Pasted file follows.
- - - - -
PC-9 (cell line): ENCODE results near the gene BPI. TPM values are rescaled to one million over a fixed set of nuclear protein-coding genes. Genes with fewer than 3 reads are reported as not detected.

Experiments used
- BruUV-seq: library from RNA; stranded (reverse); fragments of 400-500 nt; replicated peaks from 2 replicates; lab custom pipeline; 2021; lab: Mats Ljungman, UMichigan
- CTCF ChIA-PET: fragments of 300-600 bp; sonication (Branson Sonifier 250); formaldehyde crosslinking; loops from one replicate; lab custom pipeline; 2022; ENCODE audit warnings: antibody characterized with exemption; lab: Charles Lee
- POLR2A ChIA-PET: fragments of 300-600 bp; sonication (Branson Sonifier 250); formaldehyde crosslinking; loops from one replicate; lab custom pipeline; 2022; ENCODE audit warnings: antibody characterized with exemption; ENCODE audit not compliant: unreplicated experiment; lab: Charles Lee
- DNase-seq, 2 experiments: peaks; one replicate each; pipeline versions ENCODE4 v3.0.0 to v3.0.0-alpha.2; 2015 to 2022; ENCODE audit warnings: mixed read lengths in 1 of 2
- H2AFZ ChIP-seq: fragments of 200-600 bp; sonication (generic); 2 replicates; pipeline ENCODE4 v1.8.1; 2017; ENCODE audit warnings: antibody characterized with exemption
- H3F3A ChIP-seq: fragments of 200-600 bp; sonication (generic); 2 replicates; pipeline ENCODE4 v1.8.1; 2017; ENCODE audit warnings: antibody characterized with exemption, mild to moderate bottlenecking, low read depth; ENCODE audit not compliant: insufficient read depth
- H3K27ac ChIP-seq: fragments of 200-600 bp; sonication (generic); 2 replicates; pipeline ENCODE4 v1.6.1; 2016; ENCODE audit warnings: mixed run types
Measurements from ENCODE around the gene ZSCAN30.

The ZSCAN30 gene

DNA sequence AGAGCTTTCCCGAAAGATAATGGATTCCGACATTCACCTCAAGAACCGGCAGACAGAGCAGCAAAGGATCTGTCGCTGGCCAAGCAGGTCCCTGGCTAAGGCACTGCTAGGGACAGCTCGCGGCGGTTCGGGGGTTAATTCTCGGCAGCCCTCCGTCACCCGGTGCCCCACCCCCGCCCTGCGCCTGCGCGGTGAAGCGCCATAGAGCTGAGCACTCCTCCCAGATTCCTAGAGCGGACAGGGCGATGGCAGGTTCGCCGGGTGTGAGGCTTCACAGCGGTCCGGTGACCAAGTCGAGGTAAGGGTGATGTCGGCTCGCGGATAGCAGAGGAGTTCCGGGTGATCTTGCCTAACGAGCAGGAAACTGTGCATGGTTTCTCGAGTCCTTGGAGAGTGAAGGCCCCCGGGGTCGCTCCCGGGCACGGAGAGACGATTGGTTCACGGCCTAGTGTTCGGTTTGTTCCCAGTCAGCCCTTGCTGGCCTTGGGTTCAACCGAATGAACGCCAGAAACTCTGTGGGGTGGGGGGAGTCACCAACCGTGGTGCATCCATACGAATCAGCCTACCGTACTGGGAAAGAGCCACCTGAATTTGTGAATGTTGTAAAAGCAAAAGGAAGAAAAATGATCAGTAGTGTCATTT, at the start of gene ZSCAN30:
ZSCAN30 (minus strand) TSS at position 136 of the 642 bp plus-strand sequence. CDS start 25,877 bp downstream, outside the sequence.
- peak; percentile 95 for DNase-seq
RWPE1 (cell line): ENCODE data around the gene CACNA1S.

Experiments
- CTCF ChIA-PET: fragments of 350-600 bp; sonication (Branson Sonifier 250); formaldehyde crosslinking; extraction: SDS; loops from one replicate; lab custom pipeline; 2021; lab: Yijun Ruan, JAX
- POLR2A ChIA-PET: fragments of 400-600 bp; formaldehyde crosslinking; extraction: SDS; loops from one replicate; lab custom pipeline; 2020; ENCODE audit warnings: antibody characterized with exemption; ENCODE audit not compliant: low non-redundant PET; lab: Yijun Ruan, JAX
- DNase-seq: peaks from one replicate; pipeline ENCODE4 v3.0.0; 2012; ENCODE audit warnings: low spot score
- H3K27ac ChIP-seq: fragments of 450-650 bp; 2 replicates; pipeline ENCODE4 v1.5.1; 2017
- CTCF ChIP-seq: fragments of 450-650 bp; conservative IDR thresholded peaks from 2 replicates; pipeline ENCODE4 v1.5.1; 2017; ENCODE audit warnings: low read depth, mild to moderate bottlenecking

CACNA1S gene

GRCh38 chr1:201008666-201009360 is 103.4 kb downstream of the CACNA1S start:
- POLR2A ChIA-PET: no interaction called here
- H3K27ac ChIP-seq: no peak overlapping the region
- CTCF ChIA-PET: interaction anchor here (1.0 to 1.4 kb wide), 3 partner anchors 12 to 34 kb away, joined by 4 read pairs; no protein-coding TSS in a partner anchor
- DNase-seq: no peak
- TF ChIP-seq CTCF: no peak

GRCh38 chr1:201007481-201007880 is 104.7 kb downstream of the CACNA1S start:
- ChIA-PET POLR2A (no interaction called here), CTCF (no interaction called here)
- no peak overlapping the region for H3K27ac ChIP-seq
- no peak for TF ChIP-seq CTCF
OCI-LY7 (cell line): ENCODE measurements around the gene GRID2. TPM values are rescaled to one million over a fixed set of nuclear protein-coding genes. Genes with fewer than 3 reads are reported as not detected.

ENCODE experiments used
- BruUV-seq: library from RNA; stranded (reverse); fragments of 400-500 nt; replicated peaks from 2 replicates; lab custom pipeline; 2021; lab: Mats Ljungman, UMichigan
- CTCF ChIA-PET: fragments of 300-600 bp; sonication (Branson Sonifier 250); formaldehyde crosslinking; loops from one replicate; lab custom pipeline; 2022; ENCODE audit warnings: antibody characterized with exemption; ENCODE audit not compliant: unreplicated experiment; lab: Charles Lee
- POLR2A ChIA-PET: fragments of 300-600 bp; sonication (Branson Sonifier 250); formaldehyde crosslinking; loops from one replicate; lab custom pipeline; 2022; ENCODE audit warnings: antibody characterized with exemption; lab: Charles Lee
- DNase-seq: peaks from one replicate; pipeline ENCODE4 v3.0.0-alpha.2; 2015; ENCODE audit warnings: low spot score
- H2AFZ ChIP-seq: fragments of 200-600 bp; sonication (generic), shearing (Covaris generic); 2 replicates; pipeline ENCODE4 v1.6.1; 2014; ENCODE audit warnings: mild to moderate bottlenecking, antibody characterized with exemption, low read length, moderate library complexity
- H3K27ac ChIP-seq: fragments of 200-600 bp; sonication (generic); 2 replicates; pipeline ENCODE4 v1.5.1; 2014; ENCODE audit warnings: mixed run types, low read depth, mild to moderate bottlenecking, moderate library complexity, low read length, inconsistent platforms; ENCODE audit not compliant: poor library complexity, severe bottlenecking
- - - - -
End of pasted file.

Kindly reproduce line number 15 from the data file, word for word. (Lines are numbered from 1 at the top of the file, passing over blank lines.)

RWPE1 (cell line): ENCODE data around the gene CACNA1S.